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Here we will learn about trigonometry formulas, including the three trigonometric functions; the sine function, \text{Sin}, the cosine function, \text{Cos}, and the tangent function, \text{Tan}.

We will also look at the inverse trigonometric functions, the sine rule, cosine rule and the trigonometric formula for the area of a triangle.

There are also trigonometry formulas* *worksheets based on Edexcel, AQA and OCR exam questions, along with further guidance on where to go next if you’re still stuck.

A** trigonometry formula** is a formula that is used to represent relationships between the **parts of a triangle** including the **side lengths**,** angles** and the **area**.

To solve problems using trigonometric formulas, we need to be able to use the information provided to deduce which trigonometric formula we need to use.

Right-Angled Triangles\sin{\theta}=\frac{O}{H} \cos{\theta}=\frac{A}{H} \tan{\theta}=\frac{O}{A} | Non-Right Angled TrianglesSine Rule\frac{a}{\sin{A}} = \frac{b}{\sin{B}} = \frac{c}{\sin{C}} Cosine Rulea^2=b^2+c^2-2bc \cos(A) |

Area of a Triangle\text{Area }=\frac{1}{2}ab \sin{(C)} |

Basic trigonometry focuses on the **right-angled triangle**.

The three trigonometric functions we use are **sine** \text{(sin)}, **cosine** \text{(cos)} and **tangent** \text{(tan)}. These three functions relate an angle to two sides of a right-angled triangle, giving us the three **trigonometric ratios**.

Trigonometric Function | Sine
f(x)=\sin(x) | Cosine
f(x)=\cos(x) | Tangent
f(x)=\tan(x) |

Trigonometric Ratio | \sin{\theta}=\frac{O}{H} | \cos{\theta}=\frac{A}{H} | \tan{\theta}=\frac{O}{A} |

The letter \text{x} represents a value, hence, \text{f(x)} is a function of the value \text{x}.

The symbol \theta represents the **angle**.

The letter \text{O} represents the **opposite side** to the angle \theta .

The letter \text{A} represents the **adjacent side **to the angle \theta .

The letter \text{H} represents the **hypotenuse** of the right-angled triangle (which is always the side of the triangle facing the right-angle). Also known as the longest side of the triangle.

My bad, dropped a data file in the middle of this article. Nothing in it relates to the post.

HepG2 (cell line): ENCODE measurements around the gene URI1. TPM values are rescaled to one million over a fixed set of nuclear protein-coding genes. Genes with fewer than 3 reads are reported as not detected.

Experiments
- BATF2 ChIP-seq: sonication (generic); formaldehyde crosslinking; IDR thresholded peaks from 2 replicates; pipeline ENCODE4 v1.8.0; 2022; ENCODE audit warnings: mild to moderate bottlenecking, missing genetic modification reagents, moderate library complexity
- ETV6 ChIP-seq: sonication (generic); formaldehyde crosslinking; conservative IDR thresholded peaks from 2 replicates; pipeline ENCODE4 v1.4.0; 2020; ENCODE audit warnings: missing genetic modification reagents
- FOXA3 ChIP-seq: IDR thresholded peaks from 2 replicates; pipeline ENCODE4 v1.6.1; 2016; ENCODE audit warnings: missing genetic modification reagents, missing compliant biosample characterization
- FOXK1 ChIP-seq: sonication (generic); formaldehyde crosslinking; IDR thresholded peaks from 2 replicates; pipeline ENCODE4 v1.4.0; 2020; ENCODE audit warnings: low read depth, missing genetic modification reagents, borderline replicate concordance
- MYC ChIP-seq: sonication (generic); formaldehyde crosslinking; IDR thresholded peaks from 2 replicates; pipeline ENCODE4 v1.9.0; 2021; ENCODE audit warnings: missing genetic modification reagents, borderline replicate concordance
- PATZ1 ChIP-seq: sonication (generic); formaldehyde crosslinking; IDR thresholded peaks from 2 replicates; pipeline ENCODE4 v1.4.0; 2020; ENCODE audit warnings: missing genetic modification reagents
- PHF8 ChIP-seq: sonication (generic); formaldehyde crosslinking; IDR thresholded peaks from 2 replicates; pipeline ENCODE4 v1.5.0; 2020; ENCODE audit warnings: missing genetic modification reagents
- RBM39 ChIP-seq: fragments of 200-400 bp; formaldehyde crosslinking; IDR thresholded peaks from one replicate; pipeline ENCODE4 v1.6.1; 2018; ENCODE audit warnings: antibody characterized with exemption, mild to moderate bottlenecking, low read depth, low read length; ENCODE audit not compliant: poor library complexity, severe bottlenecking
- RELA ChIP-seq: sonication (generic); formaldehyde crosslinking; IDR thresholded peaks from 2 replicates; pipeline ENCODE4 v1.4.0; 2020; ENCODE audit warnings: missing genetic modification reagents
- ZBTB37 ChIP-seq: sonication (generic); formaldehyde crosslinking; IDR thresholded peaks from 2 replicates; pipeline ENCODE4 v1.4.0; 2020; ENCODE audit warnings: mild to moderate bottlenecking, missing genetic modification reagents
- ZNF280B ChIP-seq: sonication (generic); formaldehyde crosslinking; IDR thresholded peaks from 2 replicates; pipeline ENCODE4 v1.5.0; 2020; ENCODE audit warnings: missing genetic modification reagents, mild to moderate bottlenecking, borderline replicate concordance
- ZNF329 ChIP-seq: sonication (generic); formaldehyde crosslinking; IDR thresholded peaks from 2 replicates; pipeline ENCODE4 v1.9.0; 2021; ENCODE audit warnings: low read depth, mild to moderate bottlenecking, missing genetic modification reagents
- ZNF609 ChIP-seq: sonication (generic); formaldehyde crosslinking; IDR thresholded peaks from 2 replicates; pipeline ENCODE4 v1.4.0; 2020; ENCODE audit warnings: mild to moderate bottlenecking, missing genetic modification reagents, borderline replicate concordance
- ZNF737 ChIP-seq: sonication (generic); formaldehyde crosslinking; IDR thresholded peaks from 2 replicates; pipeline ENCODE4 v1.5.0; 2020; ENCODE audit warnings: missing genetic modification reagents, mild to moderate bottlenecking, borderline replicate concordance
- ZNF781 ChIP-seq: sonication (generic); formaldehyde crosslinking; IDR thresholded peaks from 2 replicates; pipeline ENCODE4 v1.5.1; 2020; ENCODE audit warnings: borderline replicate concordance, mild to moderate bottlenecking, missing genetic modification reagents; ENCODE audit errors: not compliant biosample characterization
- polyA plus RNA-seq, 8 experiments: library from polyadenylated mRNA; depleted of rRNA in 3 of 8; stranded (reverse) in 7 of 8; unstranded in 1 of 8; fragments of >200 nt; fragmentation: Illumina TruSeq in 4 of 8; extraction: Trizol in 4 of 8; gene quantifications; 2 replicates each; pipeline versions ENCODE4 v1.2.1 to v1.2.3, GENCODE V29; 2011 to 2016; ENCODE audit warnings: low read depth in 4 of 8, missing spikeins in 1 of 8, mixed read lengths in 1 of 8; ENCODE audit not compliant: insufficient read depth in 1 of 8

**Example 1**

Here,

- the
**angle**\theta=30^{\circ} - the side
**opposite**the angle O=4 \ cm, - the unknown length of the
**hypotenuse**H=x \ cm.

We know \theta and O, and we want to find H.

Using SOHCAHTOA, SOH is the **trigonometric ratio**, so we need to use

**Example 2**

Here,

- the
**angle**\theta=28^{\circ}, - the
**hypotenuse**H=5 \ cm, - the unknown length of the
**adjacent**side A=x \ cm.

We know \theta and H, and we want to find A.

Using SOHCAHTOA, CAH is the **trig ratio**, so we need to use

**Example 3**

Here,

- the
**angle**\theta=63^{\circ}, - the
**adjacent**side A=7 \ cm, - the unknown length of the
**opposite**side O=x \ cm.

We know \theta and A, and we want to find O.

Using SOHCAHTOA, TOA is the **trig ratio**, so we need to use

The solutions are,

Example 1: H=8 \ cm

Example 2: A=4.14 \ cm \ (2dp)

Example 3: O=13.74 \ cm \ (2dp)

**Step-by-step guide:** SOHCAHTOA

**Step-by-step guide:** Trigonometric Functions

When we know two of the three sides of a right angled triangle and we want to find a missing angle, we need to use inverse trigonometric functions.

The three inverse trigonometric functions are

Inverse trigonometric function | Inverse Sine
f^{-1}(x)=\sin^{-1}(x) | Inverse Cosine
f^{-1}(x)=\cos^{-1}(x) | Inverse Tangent
f^{-1}(x)=\tan^{-1}(x) |
---|---|---|---|

Inverse trig of a ratio | \theta=\sin^{-1}(\frac{O}{H}) | \theta=\cos^{-1}\left(\frac{A}{H}\right) | \theta=\tan^{-1}\left(\frac{O}{A}\right) |

**Example 1**

Here,

- the side
**opposite**the angle O=5 \ cm, - the length of the
**hypotenuse**H=10 \ cm, - the unknown
**angle**is \theta.

We know O and H, and we want to find \theta .

Using SOHCAHTOA, SOH is the **trig ratio**, so as we need to find the value of \theta, we must use the inverse trig formula \theta=\sin^{-1}\left(\frac{O}{H}\right).

**Example 2**

Here,

- the side
**adjacent**to the angle A=4 \ cm, - the length of the
**hypotenuse**H=5 \ cm, - the unknown
**angle**is \theta.

We know A and H, and we want to find \theta .

Using SOHCAHTOA, CAH is the **trig ratio**, so as we need to find the value of \theta , we must use the inverse trig formula \theta=\cos^{-1}\left(\frac{A}{H}\right).

**Example 3**

Here,

- the side
**opposite**the angle O=12 \ cm, - the side
**adjacent**to the angle A=8 \ cm, - the unknown
**angle**is \theta .

We know O and A, and we want to find \theta .

Using SOHCAHTOA, TOA is the **trig ratio**, so as we need to find the value of \theta, we must use the inverse trig formula \theta=\tan^{-1}\left(\frac{O}{A}\right).

The solutions are,

Example 1: \theta=30^{\circ}

Example 2: \theta=36.87^{\circ}\text{ (2dp)}

Example 3: \theta=56.31^{\circ} \text{ (2dp)}

**Step-by-step guide:** Trigonometric functions

We can use trigonometry in all types of triangles including scalene, equilateral and isosceles.

__Sine rule__